Williams: When you talk about appealing to ordinary folks I’m guess part of it is because of affordability. But are there things that members have in common, such as a particular health issue or a bad experience elsewhere? Is it just word of mouth? What patterns do you find?

Nash: There are a lot of things.  Some members have a relationship with one of our physicians. Some of our physicians were in giant practices and made the switch; their patients have such a great relationship they didn’t want to leave.  Other folks I think want the attention and want to be taken seriously with their health care. It’s not that traditional physicians don’t want to take them seriously, it’s just the way our system is now it’s very much focused on reactionary medicine.

Somebody comes in with a sinus infection and you get a Z-Pak versus coming in with a sinus infection and having the time to look back and say, “Gosh, I’ve given you a bunch of Z-Paks, what can we do to think about how you can ward this off more quickly?” Or, “Let’s look at your labs and see if there’s anything you can do about stress.”

It’s just a different look. To answer your question, there are several categories, some are the worried well, baby boomers who are aging and thinking, “Gosh I really need to change some things and get on the right start while I can.”  Others are folks whose conditions are not being taken as seriously because of the way our system is set up.  An example is people with fibromyalgia, women especially.  It’s a very difficult issue.  One of the wives of one of our physicians has it and when you have it, it’s very hard to diagnose. It’s a very time-consuming process and our traditional system doesn’t always allow for that.  And then a third would just be folks that really want the access and the feeling of being taken very seriously, and they may never have had that because they’re not in a country club with physicians or golfing with physicians.  They really want that personal attention but don’t have other ways to get it outside of PartnerMD .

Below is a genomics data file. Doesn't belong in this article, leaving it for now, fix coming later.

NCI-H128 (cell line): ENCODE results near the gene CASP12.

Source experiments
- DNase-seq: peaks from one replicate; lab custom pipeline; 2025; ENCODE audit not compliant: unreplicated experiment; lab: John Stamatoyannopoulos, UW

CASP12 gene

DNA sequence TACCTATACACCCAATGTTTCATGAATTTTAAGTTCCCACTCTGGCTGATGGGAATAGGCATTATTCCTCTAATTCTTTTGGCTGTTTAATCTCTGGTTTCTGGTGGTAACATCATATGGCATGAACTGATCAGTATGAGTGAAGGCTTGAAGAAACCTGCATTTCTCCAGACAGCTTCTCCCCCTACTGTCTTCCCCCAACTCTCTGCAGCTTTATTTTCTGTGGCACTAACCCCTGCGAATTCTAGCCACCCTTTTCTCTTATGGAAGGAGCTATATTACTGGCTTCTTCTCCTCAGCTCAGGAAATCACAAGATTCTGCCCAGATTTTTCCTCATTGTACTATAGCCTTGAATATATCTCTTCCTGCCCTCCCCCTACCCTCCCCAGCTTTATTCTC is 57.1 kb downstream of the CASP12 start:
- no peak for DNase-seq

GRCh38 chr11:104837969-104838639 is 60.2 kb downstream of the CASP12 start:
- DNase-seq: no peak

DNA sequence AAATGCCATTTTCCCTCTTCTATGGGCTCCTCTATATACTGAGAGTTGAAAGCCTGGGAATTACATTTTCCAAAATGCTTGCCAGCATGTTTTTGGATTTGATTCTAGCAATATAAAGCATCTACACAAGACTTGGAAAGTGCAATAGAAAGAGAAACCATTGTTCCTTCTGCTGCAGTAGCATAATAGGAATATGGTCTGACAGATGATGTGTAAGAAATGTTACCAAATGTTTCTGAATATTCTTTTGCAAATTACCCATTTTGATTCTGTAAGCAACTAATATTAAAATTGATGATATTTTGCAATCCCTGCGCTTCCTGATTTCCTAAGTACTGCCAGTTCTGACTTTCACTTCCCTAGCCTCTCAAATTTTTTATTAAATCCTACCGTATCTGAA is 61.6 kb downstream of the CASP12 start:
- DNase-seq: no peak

Williams: I understand that with a smaller panel size and the attention to service that the primary care experience could be quite different and could be enhanced compared to what people are used to. But what happens when people get out of the primary care environment and have to deal with specialists or go into the hospital?  Are they just back into the regular old system or are there some advantages from this membership model?

Nash: Well one of the things that we do that I think is fairly unique is we have a much larger support staff than a regular concierge physician.  We have referral specialists who do nothing but make appointments for our members, push to get them access more quickly, follow through to get the records after they’ve gotten access. And we’re very proactive in steering our members to what we call “specialists of excellence” who are very user friendly and excellent physicians themselves.  The physicians in both Northern Virginia and Richmond love our referrals because these patients are not going to lean on them for primary care. They’re going to come for the reason they’re supposed to come for and they are excellent patients.

So our specialists of excellence will see people on their lunch hours, they’ll stay late, and we have a very good track record of using the system very effectively when our patients need a specialist.  As far as the hospital, we usually call ahead to the emergency room and fax information. If we can add value we will meet them at the emergency room, but we leave that up to the individual physician and the patient.